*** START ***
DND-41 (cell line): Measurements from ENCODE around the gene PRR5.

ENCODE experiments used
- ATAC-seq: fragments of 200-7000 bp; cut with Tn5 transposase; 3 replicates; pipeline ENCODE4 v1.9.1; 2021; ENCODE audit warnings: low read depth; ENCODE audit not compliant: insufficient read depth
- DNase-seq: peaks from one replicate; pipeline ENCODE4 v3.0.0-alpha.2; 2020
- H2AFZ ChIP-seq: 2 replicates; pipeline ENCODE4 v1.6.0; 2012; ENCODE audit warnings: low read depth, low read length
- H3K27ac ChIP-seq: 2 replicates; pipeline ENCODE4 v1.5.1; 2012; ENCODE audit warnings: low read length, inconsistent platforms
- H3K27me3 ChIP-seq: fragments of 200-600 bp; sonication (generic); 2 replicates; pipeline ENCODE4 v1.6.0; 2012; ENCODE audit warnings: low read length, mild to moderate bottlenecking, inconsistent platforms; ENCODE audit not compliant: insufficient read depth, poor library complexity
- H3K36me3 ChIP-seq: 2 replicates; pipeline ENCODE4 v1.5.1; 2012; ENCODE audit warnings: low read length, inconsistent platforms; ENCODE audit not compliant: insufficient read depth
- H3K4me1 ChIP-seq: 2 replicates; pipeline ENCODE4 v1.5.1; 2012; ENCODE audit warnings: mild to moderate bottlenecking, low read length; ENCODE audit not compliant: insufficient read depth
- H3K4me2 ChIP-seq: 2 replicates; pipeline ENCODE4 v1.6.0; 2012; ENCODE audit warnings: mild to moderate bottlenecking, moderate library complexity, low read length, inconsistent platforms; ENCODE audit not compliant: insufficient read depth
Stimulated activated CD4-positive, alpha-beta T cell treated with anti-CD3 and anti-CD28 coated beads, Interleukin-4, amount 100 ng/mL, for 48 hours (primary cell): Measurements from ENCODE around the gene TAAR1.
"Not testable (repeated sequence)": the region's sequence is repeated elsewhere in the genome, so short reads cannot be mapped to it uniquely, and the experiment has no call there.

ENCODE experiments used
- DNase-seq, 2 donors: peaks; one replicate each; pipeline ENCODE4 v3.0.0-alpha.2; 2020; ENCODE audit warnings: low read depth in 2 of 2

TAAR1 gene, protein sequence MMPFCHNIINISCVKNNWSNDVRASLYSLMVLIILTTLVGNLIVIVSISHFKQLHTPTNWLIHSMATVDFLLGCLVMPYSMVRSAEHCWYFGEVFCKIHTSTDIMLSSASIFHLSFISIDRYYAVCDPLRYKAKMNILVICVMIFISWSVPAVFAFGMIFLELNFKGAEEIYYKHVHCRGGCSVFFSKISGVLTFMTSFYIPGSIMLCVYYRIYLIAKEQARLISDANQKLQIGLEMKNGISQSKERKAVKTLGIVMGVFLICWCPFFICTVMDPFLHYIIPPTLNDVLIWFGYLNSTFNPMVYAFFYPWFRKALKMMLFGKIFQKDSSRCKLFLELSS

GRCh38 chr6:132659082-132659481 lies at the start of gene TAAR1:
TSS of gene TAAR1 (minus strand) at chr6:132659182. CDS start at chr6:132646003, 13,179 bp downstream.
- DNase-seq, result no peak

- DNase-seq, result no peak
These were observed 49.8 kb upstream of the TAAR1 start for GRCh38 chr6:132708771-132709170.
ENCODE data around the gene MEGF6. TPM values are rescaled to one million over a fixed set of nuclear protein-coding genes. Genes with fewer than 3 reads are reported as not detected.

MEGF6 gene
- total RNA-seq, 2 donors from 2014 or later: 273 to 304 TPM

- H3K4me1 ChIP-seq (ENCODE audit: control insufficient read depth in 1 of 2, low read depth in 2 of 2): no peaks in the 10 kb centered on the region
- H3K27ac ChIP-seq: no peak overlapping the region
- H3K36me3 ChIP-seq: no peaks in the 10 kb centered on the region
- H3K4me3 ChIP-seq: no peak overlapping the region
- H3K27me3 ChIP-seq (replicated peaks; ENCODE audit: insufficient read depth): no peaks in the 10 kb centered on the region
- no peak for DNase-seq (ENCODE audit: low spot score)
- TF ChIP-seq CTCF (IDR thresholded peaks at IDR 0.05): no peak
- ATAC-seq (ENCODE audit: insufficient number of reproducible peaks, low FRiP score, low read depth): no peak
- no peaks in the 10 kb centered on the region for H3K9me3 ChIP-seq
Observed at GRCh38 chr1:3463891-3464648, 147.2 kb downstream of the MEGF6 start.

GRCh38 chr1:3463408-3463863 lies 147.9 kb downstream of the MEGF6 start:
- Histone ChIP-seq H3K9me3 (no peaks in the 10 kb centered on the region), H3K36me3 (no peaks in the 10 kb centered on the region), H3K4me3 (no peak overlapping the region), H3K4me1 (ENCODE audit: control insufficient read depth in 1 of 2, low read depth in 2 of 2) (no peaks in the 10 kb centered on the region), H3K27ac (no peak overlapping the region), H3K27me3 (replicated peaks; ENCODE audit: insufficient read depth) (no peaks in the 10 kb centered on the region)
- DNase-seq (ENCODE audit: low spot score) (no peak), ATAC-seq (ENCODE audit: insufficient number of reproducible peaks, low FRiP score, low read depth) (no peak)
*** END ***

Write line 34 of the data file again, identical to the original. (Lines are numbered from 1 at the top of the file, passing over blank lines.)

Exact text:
GRCh38 chr1:3463408-3463863 lies 147.9 kb downstream of the MEGF6 start: